Environmental Stewardship Commission
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Episcopal Diocese of Minnesota

Lectionary Reflection
Old Testament (Hebrew Scripture) Lesson
Year C, Trinity Sunday

Isaiah 6:1-8

In the year that King Uzziah died, I saw the Lord sitting on a throne, high and lofty; and the hem of his robe filled the temple. Seraphs were in attendance above him; each had six wings: with two they covered their faces, and with two they covered their feet, and with two they flew. And one called to another and said:
"Holy, holy, holy is the LORD of hosts;
the whole earth is full of his glory."
The pivots on the thresholds shook at the voices of those who called, and the house filled with smoke. And I said: "Woe is me! I am lost, for I am a man of unclean lips, and I live among a people of unclean lips; yet my eyes have seen the King, the LORD of hosts!"
Then one of the seraphs flew to me, holding a live coal that had been taken from the altar with a pair of tongs. The seraph touched my mouth with it and said: "Now that this has touched your lips, your guilt has departed and your sin is blotted out." Then I heard the voice of the Lord saying, "Whom shall I send, and who will go for us?" And I said, "Here am I; send me!" 

NRSV
Copyright Statement
Reflection on Isaiah 6:1-8
by John Gibbs, Ph D

As we discussed for Cycle A, Trinity Sunday, there is no full-fledged developed doctrine of the Trinity within Scripture.  What we see in biblical literature are, rather, the seeds of the later developed ideas about the interrelations between Father, Son, and Holy Spirit.  Earliest Christians spoke of God as Father, Son, and Holy Spirit on the bases of their experiences of God as Creator, Redeemer, and Reconciler or Sustainer.  We may say, then, that biblical thought about God uses an incipient or “practical” Trinitarian language rather than a “systematic” or philosophical/theological language.  [See, for example, R. Mehl’s outline of N.T. talk about God in the article “God” within J.-J. von Allmen, A Companion to the Bible (NY: Oxford Univ. Press, 1958), pp. 146-51.]

As a consequence of the incipient nature of biblical references to the “persons” of the Trinity, as they were later denominated, subsequent theological discussions about the Trinity have ranged far and wide, all the way from excluding this doctrine from any central importance in theology (a position difficult to support on biblical grounds) to, on the other hand, making this doctrine the centerpiece of one’s theology.  Karl Barth may be foremost among those who have done the latter during the last century.  For an excellent short article about his Trinitarian theology, see Cynthia M. Campbell, “Trinity,” within Donald K. McKim (ed.), Encyclopedia of the Reformed Faith (Louisville: WJKP, 1992), pp. 374-77.

The difficulties of the doctrine of the Trinity for laity, not to mention clergy (!), have led some folk to treat it with silence, especially within preaching.  Before doing that, however, we might well recall what happened to the adolescent Carl Jung when he was in his father’s communicants’ class, his father being a Protestant pastor.  Carl read ahead in their textbook, and awaited eagerly the forthcoming discussion about the Trinity.  But when his father led the class to that chapter, his father remarked that the doctrine of the Trinity was very complex, and that he could not make anything of it himself.  So he skipped over that chapter.  The young Carl claims that his disaffection with the Church began at that moment.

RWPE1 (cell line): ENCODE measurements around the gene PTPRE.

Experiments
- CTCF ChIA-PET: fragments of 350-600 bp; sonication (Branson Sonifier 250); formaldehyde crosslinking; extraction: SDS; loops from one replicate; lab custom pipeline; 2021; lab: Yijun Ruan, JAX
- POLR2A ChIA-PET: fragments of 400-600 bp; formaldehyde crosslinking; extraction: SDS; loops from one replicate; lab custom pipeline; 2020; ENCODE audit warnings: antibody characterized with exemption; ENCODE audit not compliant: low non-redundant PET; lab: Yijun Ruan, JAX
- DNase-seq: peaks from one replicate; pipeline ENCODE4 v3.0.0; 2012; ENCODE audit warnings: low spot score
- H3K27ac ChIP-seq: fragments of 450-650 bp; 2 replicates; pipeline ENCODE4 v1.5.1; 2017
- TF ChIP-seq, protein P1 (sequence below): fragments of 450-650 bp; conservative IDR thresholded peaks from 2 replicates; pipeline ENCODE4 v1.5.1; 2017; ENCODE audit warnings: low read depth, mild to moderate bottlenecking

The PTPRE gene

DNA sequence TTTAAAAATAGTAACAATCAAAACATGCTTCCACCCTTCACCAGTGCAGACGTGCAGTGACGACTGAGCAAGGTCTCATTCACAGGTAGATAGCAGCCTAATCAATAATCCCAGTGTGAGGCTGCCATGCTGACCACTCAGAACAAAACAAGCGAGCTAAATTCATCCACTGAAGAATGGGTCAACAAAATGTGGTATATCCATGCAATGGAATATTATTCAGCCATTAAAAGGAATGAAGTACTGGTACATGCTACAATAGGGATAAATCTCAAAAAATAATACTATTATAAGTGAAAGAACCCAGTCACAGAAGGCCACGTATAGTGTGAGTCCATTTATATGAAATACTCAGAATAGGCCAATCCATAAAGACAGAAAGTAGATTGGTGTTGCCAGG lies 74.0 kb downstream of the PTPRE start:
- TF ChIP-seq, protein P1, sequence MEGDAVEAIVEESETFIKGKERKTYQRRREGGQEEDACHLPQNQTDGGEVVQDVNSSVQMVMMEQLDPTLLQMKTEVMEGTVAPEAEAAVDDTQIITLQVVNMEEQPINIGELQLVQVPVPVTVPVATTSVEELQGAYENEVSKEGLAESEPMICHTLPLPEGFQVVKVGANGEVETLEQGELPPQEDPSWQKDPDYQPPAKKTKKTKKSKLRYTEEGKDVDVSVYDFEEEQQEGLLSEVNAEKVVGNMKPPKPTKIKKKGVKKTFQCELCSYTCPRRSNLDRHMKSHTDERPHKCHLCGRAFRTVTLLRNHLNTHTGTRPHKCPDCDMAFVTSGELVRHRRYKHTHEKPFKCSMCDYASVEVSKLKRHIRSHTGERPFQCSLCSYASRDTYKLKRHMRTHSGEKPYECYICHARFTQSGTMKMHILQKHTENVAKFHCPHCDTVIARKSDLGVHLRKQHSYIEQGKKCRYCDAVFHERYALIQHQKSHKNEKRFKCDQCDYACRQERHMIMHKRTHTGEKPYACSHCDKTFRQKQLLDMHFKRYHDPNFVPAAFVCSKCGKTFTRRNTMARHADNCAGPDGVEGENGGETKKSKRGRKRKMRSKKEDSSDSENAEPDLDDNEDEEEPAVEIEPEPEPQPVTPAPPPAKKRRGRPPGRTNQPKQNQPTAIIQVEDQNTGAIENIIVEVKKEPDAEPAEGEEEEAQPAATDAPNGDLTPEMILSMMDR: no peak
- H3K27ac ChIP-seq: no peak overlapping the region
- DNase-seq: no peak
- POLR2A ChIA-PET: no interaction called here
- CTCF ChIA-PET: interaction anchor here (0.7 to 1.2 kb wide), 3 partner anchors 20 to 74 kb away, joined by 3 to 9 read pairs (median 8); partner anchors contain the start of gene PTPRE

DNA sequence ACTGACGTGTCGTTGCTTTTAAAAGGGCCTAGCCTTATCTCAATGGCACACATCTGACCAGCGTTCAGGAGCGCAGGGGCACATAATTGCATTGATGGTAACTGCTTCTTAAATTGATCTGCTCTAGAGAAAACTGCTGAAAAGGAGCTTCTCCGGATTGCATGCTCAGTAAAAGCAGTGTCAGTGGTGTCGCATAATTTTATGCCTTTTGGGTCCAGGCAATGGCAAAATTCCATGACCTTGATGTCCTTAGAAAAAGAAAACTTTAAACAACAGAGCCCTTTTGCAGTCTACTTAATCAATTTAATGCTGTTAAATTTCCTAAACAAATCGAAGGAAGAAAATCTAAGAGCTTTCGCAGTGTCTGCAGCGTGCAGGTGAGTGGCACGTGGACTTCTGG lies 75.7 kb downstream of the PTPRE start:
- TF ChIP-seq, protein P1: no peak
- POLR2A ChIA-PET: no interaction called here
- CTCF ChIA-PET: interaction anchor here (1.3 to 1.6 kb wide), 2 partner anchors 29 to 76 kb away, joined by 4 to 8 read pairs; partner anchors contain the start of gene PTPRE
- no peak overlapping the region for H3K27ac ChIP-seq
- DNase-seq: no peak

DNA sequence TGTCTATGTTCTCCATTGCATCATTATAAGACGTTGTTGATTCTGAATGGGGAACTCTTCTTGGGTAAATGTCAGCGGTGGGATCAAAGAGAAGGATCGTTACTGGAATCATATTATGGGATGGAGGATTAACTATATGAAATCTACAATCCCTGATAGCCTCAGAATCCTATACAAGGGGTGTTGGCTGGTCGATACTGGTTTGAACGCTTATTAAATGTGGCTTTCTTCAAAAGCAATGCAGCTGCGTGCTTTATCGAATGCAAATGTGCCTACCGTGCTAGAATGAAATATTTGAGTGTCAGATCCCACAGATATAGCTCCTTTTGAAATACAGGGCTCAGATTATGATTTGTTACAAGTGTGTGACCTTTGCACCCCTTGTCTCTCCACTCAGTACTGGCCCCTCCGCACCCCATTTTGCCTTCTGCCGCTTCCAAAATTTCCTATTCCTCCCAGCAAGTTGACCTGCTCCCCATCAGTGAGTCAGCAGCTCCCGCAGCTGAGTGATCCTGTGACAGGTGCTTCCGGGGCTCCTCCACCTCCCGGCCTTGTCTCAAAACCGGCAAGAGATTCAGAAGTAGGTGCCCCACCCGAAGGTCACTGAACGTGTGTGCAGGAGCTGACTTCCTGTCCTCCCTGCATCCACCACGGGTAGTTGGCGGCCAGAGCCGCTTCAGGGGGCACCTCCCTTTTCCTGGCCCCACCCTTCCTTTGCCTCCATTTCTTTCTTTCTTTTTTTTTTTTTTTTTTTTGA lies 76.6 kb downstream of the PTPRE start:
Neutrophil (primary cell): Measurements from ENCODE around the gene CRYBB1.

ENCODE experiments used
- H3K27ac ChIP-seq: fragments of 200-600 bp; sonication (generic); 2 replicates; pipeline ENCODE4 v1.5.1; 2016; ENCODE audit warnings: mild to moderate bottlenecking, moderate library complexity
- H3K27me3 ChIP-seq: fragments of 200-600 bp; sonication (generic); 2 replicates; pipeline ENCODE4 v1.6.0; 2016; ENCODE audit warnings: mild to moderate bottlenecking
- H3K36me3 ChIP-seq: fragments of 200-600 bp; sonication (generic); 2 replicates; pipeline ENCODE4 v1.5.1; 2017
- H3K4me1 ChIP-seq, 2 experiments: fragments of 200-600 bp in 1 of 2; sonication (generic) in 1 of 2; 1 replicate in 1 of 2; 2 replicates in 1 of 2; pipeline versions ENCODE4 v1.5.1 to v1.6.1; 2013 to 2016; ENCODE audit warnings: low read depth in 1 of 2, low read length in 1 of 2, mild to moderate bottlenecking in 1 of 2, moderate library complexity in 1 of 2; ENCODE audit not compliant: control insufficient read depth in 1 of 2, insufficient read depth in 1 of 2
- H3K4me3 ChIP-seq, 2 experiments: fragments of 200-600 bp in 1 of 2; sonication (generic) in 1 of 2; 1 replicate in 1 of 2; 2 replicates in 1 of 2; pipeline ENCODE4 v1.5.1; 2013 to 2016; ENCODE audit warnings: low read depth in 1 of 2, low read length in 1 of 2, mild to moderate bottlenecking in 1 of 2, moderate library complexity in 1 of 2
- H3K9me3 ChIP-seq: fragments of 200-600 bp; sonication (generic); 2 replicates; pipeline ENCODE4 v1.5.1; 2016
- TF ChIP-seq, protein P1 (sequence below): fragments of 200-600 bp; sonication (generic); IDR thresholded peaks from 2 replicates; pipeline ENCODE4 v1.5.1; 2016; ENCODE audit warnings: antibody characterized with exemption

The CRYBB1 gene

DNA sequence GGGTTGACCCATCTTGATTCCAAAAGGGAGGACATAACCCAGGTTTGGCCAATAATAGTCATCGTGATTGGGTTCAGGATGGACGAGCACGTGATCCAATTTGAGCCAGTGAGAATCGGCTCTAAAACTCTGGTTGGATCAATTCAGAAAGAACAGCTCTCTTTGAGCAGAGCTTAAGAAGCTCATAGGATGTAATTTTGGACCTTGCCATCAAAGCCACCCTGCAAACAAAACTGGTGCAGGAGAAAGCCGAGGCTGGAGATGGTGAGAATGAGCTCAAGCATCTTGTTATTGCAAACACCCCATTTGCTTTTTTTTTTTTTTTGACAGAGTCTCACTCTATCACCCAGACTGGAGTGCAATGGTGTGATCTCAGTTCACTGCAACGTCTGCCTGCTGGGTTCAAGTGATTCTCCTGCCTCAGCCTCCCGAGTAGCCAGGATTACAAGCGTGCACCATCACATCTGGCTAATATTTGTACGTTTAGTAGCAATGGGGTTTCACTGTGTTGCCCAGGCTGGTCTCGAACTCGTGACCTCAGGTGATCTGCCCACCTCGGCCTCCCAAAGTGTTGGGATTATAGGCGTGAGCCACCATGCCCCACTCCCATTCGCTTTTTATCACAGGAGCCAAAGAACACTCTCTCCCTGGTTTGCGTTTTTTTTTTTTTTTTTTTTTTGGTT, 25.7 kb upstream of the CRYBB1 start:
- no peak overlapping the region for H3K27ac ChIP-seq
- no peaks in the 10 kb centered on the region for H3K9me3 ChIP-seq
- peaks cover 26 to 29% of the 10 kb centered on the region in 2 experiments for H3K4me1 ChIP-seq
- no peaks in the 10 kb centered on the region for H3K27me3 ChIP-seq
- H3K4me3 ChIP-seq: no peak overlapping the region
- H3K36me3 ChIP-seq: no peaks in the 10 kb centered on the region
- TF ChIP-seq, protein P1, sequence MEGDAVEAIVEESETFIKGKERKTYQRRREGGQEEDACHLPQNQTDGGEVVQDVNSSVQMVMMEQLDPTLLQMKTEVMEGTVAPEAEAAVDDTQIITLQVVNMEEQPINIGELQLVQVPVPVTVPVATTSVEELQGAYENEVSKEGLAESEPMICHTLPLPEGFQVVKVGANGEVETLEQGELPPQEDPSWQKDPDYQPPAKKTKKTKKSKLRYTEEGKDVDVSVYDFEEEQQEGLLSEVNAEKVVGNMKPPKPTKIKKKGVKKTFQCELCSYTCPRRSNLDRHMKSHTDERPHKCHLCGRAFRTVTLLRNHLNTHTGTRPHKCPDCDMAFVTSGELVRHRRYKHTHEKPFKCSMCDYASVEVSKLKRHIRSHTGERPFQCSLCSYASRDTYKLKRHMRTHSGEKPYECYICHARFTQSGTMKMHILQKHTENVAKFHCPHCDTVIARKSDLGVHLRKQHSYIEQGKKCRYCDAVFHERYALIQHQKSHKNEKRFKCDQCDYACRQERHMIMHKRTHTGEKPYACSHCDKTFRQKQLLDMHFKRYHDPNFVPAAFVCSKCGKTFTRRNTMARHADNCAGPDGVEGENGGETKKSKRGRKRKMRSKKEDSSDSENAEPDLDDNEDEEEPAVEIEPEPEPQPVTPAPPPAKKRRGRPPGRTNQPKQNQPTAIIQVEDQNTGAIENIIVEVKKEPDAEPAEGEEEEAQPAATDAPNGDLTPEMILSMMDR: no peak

What, then, do we find about the Trinity in the texts for this day?

Isaiah 6:1-8 predates any Trinitarian language, of course, as it describes God’s call of Isaiah to be a prophet.   Isaiah sharply contrasts his own “uncleanness” with the majestic “holiness” of God.  One wonders what the anthropologist Mary Douglas may have made of this particular contrast between purity and uncleanness, and let us know if you have found her treatment of this text.  In any case, the prophet strongly emphasized that his calling came to him and was not something he himself achieved.  As if “touched” by a live hot coal, his life was transformed from uncleanness and from being “lost” so that he could speak for God to the people of his time (6:6-8).

However “Other” than himself God is, then, Isaiah was “touched” by the divine presence.  That touching images a closer connection between humanity and God than even Michelangelo envisioned in his famous Sistine Chapel ceiling panel depicting Adam’s hand reaching out to God, and God’s hand reaching out to “Adam,” but without their hands actually touching.  Yet, Isaiah emphasizes no less the difference between holy God whose “glory” fills the whole earth and, on the other hand, unclean man who is fully dependent on this “high and lofty” God mediating (through a seraph’s hot coal) the divine presence into himself.

Isaiah’s God is God the Creator, whose glory fills the whole creation, but who also reaches out to the peoples for their “healing” (6:10). 

Copyright
Statement
NOTE:  All readings for this day may be combined into one reflection.
To Reflections on other Readings for this Sunday:
Old Testament
(Hebrew Scripture)
Isaiah 6:1-8
this page
Psalm
29
New Testament
Revelation 4:1-11
 
Gospel
John 16:(5-11)12-15
 
Additional Reflections:
Last Sunday's 
Reflections
 
Next Sunday's 
Old Testament
(Hebrew Scripture)
none available


John Gibbs, PHD, is a retired theologian, who attends Trinity Episcopal Church, Park Rapids, MN.   He originally wrote this reflection in 2004.  He and we welcome your comments. Please address your comments or additional reflections to John Gibbs or any MEESC member, or mail them to:
 
 
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